# Equivalence of falling on one straight line in a six-point system

Today I came up with a property that turns out to be a corollary of Pascal's theorem and its converse, but I wonder if the property would still work in 3D space

Let $$A, B, C, D, E, F$$ be six points in the plane, and let: $$BD∩AC=M,AE∩FD=N,FC∩BE=O$$

$$EF∩BC=R,AB∩DE=Q,CD∩AF=P$$

Points $$M, N, O$$ falling on one line is equivalent to points $$R, Q, P$$ falling on one line.

Assuming that points $$M, N, O$$ lie on one line, a conic section will pass through points $$A, B, C, D, E, F$$ according to the inverse of Pascal’s theorem, and then points $$R, Q, P$$ will lie on one line according to Pascal’s theorem.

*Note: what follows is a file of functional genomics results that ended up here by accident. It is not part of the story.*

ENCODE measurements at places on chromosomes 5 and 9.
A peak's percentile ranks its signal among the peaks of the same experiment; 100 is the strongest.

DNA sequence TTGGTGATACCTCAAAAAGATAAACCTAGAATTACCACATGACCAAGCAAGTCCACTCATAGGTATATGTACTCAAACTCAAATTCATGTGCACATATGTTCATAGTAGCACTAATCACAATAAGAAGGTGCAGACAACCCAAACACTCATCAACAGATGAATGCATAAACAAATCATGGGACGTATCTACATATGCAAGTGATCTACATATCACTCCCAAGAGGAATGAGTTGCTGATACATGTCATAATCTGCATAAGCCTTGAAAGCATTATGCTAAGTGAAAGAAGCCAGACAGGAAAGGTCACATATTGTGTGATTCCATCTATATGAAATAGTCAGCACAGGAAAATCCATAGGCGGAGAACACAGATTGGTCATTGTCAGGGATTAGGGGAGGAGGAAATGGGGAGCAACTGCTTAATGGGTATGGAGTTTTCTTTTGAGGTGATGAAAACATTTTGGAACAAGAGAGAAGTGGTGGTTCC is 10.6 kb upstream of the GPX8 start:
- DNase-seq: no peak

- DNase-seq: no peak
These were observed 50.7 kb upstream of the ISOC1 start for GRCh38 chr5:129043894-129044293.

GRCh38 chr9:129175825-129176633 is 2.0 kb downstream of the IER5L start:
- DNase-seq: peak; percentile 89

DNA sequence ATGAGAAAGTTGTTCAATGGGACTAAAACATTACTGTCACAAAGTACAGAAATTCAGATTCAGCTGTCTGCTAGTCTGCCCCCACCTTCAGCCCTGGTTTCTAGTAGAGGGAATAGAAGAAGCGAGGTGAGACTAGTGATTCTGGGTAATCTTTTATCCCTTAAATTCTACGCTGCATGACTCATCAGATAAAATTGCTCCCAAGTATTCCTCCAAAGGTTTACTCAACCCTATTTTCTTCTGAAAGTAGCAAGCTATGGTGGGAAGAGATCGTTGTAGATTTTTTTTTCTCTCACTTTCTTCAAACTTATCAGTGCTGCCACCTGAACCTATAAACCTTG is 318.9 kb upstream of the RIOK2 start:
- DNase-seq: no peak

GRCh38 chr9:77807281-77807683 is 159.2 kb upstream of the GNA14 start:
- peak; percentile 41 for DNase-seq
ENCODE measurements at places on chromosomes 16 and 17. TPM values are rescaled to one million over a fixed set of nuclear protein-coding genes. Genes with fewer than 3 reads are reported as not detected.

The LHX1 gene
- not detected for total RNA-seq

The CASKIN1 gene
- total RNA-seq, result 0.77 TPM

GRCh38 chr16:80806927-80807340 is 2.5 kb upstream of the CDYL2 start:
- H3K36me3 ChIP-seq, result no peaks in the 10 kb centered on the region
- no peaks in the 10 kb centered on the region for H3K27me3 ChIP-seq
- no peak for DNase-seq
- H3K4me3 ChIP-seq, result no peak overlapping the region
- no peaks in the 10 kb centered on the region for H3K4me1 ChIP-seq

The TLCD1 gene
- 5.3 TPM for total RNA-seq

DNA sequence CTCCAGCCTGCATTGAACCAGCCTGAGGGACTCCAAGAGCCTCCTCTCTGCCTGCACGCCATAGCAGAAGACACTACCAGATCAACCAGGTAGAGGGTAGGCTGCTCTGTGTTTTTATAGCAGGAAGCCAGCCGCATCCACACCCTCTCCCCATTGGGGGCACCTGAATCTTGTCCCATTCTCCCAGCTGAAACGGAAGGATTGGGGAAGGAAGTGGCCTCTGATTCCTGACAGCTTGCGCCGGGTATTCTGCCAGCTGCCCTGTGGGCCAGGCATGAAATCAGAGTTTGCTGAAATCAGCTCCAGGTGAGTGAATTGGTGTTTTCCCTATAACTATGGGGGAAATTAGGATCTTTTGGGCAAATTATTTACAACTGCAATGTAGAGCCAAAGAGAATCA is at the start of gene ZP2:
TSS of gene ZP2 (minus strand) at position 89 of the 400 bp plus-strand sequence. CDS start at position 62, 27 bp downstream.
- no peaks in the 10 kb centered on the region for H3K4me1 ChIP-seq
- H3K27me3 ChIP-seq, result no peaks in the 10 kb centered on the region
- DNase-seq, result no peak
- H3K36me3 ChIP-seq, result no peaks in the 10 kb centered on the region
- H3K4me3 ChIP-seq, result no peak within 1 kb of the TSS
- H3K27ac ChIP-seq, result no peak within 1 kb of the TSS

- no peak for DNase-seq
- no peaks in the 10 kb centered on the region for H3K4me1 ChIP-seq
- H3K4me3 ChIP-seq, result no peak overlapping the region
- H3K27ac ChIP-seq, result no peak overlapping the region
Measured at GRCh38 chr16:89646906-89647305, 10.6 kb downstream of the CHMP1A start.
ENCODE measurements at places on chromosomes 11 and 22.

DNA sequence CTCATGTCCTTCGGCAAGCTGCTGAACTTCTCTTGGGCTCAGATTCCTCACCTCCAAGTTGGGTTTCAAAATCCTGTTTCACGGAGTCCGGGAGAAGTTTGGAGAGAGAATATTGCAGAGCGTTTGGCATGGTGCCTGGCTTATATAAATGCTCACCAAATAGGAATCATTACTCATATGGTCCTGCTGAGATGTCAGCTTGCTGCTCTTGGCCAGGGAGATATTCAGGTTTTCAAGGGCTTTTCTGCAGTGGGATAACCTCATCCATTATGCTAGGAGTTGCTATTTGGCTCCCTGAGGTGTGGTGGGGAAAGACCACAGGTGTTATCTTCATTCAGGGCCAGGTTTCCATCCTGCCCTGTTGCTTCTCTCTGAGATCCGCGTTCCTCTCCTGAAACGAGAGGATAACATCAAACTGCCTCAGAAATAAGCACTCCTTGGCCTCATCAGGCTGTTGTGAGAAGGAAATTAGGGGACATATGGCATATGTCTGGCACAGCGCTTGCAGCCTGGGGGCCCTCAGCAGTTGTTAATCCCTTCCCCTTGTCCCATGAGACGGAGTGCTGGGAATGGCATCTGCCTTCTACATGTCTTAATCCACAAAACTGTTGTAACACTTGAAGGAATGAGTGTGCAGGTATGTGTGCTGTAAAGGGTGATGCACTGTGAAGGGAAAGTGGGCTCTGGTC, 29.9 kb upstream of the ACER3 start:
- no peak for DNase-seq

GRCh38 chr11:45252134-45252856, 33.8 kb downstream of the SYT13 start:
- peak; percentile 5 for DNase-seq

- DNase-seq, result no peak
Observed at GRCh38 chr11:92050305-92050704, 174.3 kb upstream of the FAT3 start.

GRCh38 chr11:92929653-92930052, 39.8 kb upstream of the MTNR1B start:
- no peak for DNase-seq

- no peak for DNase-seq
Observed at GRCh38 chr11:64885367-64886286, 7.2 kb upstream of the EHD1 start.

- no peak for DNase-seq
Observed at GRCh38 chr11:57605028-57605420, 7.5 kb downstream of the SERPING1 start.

Assuming that the points $$R, Q, P$$ lie on one line, a conic section will pass through the points $$A, B, C, D, E, F$$ according to the inverse of Pascal’s theorem, and then the points $$M, N, O$$ will lie on one line according to Pascal’s theorem.

Thus, the theorem was proven from both sides, so the equivalence is achieved.

My question clearly is, will the feature continue to work if points $$A, B, C, D, E, F$$ do not belong to the same plane?

Obviously, the same proof cannot be used in space

## 1 Answer

The same proof can also be used in space, because if points $$PQR$$ are aligned, then points $$ABCDEF$$ are forced to lie in the same plane. And the same if $$MNO$$ are aligned.

Proof. Suppose points $$PQR$$ are aligned. From the definition of point $$Q$$ it follows that $$QAB$$ are aligned, hence incident lines $$PQR$$ and $$QAB$$ define a plane $$\alpha$$.

But:

• $$PAF$$ are aligned, hence $$F\in\alpha$$;
• $$REF$$ are aligned, hence $$E\in\alpha$$;
• $$RCB$$ are aligned, hence $$C\in\alpha$$;
• $$PDC$$ are aligned, hence $$D\in\alpha$$.

In summary, points $$PQRABCDEF$$ all lie on $$\alpha$$. An analogous reasoning can be made when $$MNO$$ are aligned.